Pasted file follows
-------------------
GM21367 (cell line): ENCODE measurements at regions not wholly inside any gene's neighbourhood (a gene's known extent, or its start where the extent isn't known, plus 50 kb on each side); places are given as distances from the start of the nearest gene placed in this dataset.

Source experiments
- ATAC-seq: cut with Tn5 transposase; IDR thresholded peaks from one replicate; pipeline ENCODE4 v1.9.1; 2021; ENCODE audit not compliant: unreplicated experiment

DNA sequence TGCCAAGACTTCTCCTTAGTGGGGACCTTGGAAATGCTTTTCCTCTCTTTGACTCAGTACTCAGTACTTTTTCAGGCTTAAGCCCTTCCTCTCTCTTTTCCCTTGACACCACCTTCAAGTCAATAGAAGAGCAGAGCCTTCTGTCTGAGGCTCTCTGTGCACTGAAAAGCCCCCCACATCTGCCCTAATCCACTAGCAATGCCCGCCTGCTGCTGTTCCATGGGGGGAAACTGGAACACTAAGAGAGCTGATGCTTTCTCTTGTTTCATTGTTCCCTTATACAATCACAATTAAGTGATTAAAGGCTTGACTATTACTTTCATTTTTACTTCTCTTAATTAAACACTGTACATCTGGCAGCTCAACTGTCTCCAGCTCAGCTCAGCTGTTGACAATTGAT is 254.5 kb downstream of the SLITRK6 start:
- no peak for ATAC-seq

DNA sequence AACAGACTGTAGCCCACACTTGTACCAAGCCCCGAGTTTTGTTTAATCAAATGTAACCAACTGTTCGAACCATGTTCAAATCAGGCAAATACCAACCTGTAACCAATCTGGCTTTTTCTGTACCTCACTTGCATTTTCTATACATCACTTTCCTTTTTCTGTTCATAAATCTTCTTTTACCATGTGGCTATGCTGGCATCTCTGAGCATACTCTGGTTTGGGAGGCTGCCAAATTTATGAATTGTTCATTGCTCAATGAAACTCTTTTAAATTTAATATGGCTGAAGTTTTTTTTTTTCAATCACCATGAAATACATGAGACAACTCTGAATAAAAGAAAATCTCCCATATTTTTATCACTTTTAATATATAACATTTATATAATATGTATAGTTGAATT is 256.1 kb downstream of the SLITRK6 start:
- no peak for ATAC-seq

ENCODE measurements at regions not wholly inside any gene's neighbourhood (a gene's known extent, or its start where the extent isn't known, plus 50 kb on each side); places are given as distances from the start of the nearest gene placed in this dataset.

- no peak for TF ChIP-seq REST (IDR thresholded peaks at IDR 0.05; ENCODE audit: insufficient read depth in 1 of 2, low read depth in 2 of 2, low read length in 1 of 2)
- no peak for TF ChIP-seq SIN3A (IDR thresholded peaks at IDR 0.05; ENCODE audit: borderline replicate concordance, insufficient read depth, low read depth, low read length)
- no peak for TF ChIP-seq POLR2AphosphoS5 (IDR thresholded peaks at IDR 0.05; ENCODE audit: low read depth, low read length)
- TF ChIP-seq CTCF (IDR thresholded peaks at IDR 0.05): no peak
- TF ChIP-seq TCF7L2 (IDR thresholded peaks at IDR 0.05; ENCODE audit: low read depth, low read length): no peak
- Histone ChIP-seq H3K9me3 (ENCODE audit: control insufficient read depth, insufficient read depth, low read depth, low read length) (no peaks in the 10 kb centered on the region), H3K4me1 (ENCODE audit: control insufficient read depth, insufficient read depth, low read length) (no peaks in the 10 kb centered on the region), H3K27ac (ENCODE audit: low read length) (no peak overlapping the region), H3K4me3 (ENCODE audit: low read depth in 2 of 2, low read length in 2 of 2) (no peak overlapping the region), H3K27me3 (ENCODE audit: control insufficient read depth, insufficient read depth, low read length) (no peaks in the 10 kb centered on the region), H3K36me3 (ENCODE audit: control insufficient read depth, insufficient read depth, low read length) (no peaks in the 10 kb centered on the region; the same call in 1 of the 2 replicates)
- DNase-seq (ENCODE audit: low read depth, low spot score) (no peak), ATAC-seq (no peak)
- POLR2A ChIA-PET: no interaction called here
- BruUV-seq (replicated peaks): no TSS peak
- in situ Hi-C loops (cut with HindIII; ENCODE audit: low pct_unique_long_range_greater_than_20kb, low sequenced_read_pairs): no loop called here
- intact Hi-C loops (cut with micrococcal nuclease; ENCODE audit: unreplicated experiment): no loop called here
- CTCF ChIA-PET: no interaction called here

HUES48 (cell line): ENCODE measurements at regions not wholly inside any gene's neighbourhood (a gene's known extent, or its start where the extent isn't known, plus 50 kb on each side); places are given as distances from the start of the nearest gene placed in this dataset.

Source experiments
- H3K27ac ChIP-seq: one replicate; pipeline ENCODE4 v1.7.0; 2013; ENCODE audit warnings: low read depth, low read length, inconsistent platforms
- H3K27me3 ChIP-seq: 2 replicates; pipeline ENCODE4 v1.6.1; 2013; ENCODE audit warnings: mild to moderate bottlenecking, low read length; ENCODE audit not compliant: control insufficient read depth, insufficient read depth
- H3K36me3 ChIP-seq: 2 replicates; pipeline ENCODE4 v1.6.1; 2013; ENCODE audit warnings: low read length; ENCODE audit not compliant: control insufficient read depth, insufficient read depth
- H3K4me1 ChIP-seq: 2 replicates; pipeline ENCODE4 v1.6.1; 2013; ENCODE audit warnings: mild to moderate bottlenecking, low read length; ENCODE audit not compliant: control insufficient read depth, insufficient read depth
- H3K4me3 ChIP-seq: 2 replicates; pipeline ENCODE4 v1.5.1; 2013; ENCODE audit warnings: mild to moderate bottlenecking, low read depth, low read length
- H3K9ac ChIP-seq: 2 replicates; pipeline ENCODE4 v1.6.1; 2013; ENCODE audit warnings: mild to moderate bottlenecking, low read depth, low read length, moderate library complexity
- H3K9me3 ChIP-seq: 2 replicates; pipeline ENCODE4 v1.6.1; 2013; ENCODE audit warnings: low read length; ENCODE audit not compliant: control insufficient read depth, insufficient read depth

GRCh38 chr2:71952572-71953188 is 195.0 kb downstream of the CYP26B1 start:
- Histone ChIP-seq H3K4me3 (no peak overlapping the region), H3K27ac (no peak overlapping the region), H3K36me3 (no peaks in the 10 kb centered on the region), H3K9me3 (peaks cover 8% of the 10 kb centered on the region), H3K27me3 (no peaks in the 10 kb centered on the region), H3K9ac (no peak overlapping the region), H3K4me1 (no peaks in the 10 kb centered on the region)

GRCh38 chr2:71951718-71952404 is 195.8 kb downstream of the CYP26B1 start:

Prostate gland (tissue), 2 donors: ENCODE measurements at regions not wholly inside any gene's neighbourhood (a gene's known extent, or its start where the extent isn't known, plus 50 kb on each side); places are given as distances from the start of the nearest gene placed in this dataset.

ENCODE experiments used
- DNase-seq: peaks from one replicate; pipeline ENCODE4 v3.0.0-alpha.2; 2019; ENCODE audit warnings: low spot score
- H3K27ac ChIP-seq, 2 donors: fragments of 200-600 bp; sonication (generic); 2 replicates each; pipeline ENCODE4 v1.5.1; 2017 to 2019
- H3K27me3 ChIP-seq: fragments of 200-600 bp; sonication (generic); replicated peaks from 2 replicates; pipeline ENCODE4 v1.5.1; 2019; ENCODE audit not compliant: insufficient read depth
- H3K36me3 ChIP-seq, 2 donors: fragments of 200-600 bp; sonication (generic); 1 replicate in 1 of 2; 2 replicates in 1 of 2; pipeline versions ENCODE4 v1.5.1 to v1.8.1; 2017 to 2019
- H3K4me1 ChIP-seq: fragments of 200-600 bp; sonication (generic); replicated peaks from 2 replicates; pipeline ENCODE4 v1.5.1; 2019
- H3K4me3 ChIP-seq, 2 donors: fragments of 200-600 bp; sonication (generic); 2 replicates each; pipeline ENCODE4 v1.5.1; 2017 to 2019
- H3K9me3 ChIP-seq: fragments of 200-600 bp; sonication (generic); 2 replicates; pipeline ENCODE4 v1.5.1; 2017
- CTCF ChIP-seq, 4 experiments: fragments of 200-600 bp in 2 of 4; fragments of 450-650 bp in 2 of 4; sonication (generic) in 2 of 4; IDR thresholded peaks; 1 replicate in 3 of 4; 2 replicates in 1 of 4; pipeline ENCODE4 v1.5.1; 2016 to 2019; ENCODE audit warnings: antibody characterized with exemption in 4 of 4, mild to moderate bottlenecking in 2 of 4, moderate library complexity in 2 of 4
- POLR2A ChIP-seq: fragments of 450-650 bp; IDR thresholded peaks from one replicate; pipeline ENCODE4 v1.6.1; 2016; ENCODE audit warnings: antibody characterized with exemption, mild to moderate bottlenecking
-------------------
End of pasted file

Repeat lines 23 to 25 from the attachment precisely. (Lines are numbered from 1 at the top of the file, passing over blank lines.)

- H3K27ac ChIP-seq: one replicate; pipeline ENCODE4 v1.7.0; 2013; ENCODE audit warnings: low read depth, low read length, inconsistent platforms
- H3K27me3 ChIP-seq: 2 replicates; pipeline ENCODE4 v1.6.1; 2013; ENCODE audit warnings: mild to moderate bottlenecking, low read length; ENCODE audit not compliant: control insufficient read depth, insufficient read depth
- H3K36me3 ChIP-seq: 2 replicates; pipeline ENCODE4 v1.6.1; 2013; ENCODE audit warnings: low read length; ENCODE audit not compliant: control insufficient read depth, insufficient read depth